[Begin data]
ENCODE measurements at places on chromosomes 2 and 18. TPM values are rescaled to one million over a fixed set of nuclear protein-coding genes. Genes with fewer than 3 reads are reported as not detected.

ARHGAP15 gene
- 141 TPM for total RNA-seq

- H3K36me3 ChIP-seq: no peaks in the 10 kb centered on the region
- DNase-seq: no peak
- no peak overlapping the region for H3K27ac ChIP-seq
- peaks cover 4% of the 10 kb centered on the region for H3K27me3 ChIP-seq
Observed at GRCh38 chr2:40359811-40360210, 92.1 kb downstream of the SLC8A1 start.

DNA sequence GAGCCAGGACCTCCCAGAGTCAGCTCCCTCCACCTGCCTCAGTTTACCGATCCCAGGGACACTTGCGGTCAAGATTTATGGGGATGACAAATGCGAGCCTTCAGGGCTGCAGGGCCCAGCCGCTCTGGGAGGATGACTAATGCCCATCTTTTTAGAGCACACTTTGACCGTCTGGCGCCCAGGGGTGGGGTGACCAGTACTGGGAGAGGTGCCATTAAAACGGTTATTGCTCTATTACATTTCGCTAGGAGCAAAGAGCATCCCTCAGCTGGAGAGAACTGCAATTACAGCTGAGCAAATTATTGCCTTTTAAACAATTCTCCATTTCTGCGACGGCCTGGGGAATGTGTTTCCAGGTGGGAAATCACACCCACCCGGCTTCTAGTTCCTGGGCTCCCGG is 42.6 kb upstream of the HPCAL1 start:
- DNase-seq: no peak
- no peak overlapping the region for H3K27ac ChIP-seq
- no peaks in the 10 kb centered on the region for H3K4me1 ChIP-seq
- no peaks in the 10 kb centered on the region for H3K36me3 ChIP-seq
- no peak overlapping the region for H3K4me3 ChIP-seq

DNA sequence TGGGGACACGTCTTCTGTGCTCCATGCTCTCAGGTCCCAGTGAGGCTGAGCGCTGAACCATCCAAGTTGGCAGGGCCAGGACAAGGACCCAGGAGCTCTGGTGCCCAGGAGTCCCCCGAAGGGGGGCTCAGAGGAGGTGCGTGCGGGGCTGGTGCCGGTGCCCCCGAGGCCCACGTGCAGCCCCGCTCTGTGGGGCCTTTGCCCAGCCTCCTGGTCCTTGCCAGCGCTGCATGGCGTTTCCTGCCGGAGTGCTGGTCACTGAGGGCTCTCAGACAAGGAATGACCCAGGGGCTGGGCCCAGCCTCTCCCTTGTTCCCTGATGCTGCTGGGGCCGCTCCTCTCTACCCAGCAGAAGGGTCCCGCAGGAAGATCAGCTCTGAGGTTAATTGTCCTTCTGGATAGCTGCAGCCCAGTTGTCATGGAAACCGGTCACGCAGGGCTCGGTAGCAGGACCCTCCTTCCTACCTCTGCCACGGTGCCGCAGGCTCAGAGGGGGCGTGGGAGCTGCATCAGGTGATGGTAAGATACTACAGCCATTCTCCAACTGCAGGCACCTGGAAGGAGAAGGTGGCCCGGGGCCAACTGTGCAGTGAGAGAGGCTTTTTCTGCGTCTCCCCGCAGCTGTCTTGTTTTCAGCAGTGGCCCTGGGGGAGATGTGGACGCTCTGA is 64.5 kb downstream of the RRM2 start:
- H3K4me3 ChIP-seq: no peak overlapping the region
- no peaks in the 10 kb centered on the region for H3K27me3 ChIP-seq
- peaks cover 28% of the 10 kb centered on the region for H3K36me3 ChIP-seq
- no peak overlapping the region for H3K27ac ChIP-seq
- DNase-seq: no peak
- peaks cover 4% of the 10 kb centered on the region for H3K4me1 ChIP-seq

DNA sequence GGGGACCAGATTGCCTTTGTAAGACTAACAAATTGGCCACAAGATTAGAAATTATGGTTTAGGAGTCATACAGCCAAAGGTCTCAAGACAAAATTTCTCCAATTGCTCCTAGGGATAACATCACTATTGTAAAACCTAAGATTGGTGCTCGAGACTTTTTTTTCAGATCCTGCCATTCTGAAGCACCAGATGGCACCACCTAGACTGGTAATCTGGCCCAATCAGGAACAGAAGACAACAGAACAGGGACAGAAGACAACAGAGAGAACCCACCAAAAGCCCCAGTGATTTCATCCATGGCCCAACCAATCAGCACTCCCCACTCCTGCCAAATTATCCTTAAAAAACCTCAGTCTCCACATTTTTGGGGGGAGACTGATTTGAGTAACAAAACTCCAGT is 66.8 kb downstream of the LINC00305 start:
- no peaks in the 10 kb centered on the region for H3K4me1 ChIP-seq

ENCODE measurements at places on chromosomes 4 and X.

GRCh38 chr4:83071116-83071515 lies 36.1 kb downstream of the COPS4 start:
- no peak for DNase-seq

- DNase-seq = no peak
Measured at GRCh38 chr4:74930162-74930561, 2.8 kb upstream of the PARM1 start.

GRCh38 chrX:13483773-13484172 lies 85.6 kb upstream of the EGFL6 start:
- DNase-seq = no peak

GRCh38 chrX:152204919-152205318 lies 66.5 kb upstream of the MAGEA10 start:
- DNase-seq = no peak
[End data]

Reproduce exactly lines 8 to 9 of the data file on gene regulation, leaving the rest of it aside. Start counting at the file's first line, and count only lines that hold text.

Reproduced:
Observed at GRCh38 chr2:40359811-40360210, 92.1 kb downstream of the SLC8A1 start.

DNA sequence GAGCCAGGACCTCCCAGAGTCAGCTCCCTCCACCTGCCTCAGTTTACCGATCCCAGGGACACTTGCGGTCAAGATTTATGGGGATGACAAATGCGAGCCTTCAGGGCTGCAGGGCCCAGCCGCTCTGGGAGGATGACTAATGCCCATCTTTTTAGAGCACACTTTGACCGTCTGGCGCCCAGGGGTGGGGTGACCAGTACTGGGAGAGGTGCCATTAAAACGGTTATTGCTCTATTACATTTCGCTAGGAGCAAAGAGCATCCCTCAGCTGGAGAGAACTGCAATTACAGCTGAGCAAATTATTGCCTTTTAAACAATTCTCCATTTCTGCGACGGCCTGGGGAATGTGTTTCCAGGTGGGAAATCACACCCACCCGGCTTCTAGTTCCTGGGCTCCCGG is 42.6 kb upstream of the HPCAL1 start: